ASDigest and Autism Daily Newscast are delighted to announce the publication of Amazing Autistic Women – Special Digital Magazine Edition with interviews from inspirational women around globe.

The Autistic Spectrum Digest app is free and can be found on iTunes and Google Play.

ASDigest and Autism Daily Newscast are delighted to announce the publication of Amazing Autistic Women – Special Digital Magazine Edition which includes interviews from inspirational women across the globe.Amazing Autistic Women – More than two dozen stories about women on the autism spectrum from young to old on 120 pages.

Celebrity Female Bios – Overview of the work of well known actors, TV personalities, musicians and athletes who have asperger’s syndrome.

Personal in-depth interviews and videos – Stories in their own words from autistic women leaders, advocates and entrepreneurs. Featured in the edition are:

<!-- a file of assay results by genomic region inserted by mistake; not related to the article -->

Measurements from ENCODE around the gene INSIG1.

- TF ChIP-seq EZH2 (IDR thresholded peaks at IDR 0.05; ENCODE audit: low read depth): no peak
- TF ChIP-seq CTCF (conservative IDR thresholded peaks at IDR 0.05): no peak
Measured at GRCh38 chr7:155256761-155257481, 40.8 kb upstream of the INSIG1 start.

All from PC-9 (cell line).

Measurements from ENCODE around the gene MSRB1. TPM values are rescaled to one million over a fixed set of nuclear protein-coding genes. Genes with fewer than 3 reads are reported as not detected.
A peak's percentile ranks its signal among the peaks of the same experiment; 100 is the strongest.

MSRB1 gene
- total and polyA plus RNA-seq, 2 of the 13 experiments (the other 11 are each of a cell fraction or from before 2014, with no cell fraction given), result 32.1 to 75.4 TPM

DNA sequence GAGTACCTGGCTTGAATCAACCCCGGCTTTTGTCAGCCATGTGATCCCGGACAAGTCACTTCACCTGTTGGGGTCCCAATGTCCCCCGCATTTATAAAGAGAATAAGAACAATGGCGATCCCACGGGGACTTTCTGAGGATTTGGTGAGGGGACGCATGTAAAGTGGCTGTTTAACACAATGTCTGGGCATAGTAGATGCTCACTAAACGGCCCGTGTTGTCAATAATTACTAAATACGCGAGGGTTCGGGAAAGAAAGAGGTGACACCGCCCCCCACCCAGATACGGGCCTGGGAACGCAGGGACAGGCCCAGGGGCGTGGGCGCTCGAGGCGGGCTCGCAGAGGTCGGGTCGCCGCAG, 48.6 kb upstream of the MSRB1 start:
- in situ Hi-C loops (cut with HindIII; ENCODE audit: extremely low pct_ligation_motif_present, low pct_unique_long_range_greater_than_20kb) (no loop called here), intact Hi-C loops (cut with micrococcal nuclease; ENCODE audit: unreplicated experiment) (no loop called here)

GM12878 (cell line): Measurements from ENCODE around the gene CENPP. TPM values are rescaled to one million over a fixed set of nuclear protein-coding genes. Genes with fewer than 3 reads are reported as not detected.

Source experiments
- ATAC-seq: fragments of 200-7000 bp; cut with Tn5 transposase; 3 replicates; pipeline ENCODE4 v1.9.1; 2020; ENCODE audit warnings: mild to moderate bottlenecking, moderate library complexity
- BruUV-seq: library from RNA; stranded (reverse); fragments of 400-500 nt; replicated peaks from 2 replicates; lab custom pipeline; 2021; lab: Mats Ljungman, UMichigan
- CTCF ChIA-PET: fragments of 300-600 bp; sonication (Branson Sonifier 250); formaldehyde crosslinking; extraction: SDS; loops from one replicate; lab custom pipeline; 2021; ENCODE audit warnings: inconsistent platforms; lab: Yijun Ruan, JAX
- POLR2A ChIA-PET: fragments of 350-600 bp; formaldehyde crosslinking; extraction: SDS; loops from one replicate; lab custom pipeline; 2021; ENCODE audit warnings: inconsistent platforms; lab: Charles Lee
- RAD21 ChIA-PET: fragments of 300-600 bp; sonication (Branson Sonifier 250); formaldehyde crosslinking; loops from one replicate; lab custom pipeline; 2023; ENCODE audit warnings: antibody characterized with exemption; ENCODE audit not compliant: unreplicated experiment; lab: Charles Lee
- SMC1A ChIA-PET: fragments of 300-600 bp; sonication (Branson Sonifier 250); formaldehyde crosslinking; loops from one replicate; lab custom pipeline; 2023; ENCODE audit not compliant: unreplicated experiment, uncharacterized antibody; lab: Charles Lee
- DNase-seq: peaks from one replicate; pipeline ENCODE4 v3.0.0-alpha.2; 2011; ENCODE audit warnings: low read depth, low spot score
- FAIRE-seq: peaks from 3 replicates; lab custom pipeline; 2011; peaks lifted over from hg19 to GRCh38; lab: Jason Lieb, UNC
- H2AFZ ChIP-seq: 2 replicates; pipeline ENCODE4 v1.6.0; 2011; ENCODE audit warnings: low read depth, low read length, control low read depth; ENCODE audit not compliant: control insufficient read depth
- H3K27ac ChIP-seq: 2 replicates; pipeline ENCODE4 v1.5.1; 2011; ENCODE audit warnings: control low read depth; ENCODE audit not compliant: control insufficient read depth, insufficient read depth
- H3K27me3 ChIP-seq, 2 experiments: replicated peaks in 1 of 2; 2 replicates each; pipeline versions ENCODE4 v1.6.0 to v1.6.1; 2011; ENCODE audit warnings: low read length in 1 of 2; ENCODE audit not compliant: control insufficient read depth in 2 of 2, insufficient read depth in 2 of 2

~ Dr Temple Grandin, doctor of animal science at Colorado State University and author of three books

~ Olley Edwards, British film maker, model and actress, recently diagnosed with Aspergers

~ Yvonne Mikulencak, Director and Founder of the Asperger Women’s Association (AWA).~ Alexis Wineman, Miss America contestant and spokesperson

~ Jennifer O’Toole, multi award winning creator of Asperkids.

~ Leonora “Leo” Gregory-Collura is an author, dancer/choreographer and co-founder of the ANCA? Foundation.

Young women on the spectrum – Introducing those that are beginning to make their mark in their chosen fields.

The bumper edition is forwarded by Tanya Marshall, author of “I am Aspen girl” and leading researcher into female autism and is available to download digitally on the 21st of August. Dr Marshall says,